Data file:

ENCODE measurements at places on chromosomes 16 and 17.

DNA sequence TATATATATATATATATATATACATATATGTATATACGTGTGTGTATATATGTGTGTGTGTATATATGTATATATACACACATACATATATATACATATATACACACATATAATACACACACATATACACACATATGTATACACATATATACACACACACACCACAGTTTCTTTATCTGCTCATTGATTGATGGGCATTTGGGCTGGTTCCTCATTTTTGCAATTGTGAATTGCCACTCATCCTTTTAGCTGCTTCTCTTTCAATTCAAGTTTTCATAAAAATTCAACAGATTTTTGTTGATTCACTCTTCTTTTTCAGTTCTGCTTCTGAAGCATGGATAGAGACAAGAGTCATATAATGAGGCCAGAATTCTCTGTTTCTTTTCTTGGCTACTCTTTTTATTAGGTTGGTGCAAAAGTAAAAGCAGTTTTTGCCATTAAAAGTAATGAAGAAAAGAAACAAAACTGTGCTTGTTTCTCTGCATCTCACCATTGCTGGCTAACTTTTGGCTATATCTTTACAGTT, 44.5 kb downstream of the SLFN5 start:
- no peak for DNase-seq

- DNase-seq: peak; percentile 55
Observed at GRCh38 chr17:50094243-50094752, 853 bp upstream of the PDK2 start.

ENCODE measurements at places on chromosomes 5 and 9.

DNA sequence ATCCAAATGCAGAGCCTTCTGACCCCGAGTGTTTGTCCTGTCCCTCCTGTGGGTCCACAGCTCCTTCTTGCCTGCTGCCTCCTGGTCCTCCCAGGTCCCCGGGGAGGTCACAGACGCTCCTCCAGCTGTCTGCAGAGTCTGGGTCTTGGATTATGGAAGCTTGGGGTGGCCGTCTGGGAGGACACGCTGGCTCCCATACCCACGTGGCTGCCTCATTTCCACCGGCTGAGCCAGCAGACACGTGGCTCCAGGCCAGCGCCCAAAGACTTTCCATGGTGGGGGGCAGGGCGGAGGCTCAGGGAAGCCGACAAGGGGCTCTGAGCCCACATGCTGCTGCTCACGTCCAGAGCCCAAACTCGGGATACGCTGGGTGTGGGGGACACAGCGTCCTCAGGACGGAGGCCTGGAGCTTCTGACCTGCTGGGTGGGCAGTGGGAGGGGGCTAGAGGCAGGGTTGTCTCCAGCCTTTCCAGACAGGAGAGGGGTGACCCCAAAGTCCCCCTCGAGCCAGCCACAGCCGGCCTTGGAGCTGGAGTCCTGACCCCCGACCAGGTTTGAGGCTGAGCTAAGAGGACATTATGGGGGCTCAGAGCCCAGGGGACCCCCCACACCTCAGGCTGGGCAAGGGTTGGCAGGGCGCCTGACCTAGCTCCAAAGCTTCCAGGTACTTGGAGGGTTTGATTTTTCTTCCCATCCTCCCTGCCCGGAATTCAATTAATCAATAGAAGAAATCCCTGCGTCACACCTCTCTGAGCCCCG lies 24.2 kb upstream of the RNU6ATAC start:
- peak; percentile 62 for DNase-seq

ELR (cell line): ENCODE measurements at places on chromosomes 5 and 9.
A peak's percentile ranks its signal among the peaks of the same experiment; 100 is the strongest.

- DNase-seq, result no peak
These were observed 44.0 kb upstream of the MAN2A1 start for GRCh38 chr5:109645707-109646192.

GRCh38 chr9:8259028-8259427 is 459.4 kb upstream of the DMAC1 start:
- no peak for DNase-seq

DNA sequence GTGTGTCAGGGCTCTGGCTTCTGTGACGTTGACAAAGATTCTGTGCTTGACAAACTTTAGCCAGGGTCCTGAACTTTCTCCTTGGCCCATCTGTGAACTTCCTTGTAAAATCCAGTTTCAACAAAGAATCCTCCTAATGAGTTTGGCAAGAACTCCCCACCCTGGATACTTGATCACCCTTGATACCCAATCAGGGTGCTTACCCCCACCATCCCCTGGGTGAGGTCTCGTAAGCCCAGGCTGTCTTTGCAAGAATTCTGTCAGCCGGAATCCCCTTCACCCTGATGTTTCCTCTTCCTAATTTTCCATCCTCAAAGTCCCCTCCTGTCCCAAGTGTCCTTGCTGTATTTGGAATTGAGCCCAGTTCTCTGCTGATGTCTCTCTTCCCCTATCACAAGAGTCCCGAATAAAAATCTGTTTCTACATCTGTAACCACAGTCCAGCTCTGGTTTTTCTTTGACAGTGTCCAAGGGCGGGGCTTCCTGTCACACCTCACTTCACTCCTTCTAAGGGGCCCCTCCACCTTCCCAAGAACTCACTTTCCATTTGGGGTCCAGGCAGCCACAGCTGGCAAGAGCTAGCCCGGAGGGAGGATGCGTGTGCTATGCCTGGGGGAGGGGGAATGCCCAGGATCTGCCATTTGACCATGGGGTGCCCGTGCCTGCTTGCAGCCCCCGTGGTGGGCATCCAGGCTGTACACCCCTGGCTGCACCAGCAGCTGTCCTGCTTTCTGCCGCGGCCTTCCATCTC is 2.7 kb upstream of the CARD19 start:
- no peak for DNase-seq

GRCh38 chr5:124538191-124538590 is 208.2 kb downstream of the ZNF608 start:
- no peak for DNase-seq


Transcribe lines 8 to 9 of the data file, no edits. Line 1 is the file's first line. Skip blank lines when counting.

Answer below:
- peak; percentile 62 for DNase-seq

ELR (cell line): ENCODE measurements at places on chromosomes 5 and 9.